The SHG member may be charged between 24% and 36% or even 48% on the loan that they receive from the MFI! The norm is about 3% per month which is itself usurious compared to what banks charge. In some cases, the NGOs involved charge an additional sum for its services which is added to the interest rates. The RBI, in a draft report has stated that MFIs could determine their own rates of interest. These loans are meant for the BPL households, who are also charged interest rate for other agricultural loans (against land or crop or Kisan Credit Card) — between 8 to 12% p.a. So, even here the BPL households are being charged a higher rate of interest than other sections (car or housing loans are now available for 7%). Earlier, there were cooperative credit institutions, followed by nationalisation of major domestic banks in 1969, and later, the creation of rural banks.

However, the scheduled commercial banks have covered only 18.4% of the rural population. But since the early 1990s, with liberalisation swallowing the banking sector as well, increasing attention is being given to recovery and profitability of banks. The bank sector, in turn, has started showing lack of interest in small accounts. The number of loan accounts of small borrowers with a credit limit range of less than Rs 25,000 has decreased from 5.88 crore in 1991 to 3.69 crore in 2003. There was a drop of 41% in the number of small loan accounts in merely 10 years. While the government is withdrawing from its responsibility of providing loans to the poor, the alternative being presented is microfinance services.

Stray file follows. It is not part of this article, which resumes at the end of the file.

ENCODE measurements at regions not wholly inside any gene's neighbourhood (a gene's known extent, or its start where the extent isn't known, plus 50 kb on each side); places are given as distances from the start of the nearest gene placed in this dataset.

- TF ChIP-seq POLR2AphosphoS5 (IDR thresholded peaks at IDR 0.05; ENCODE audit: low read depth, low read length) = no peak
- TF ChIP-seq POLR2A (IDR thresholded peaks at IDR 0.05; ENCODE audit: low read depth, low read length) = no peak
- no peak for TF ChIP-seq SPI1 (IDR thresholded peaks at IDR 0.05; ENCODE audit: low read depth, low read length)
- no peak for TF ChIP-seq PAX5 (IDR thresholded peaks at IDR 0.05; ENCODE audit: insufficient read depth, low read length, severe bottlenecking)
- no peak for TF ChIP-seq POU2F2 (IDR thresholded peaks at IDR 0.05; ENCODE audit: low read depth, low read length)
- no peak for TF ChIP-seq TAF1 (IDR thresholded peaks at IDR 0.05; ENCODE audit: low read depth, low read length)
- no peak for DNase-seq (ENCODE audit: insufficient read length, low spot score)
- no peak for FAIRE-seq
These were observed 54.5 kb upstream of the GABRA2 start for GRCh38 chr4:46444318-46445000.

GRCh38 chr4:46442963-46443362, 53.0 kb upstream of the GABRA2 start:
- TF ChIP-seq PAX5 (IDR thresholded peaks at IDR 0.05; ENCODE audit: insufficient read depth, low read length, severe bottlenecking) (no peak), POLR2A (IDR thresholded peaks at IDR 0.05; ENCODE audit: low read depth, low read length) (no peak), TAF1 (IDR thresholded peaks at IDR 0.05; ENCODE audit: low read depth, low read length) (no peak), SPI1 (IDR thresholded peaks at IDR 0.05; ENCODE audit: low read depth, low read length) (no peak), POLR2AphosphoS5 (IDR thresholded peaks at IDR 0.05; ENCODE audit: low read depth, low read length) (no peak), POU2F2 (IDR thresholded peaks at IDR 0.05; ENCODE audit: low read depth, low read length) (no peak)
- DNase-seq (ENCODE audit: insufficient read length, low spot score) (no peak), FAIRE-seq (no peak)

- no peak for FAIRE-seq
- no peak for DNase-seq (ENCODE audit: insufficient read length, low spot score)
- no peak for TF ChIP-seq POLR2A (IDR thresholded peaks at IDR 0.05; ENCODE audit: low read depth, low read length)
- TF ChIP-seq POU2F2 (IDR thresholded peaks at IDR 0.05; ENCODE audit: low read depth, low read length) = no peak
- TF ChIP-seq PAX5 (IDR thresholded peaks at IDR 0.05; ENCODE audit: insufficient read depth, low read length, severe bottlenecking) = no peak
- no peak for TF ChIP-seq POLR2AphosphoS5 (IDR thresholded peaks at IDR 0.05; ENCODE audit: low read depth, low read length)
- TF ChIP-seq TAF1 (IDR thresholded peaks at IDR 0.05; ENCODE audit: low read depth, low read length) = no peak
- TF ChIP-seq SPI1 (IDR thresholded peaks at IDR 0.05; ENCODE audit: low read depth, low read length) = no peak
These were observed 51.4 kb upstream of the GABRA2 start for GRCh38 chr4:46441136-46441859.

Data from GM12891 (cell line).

If microfinance could meet the credit requirements of the poor, then why is the entire country rocked by debt-related suicides? What credibility does Andhra Pradesh’s micro-credit ‘success story’ have if it is the state with the highest number of debt-related suicides? A report compiled at the request of Bombay High Court about farmer’s suicides in Maharashtra, states that corporate globalisation and ruling indebt-edness are the reasons, for suicides care not restricted to one income level or land-holding category. Accordingly, private lend-ing accounts for 50% of the total lending.

It is quite obvious that micro-finance has not reduced the business or the terms of the moneylenders. Also, microfinance does not factor in the fact that even today, a large part of the rural loans are required for consumption purposes and not income-generating activities. In fact, there is evidence to show that microfinance clients often need to borrow from other sources to meet their repayment schedules, especially of the SHGs. Field reports of SHGs describe the strategies women deploy to keep up with the repayment schedules. These range from pledging jewellery, reducing food intake, selling personal assets and borrowing from informal moneylenders. No surprises here. Because in microfinance, the ‘ability to repay’ is more important than the credit requirement of the needy. In fact, the simultaneous withdrawal of the state from rural credit and the entry of microfinance is pushing the poor into the clutches of the moneylenders!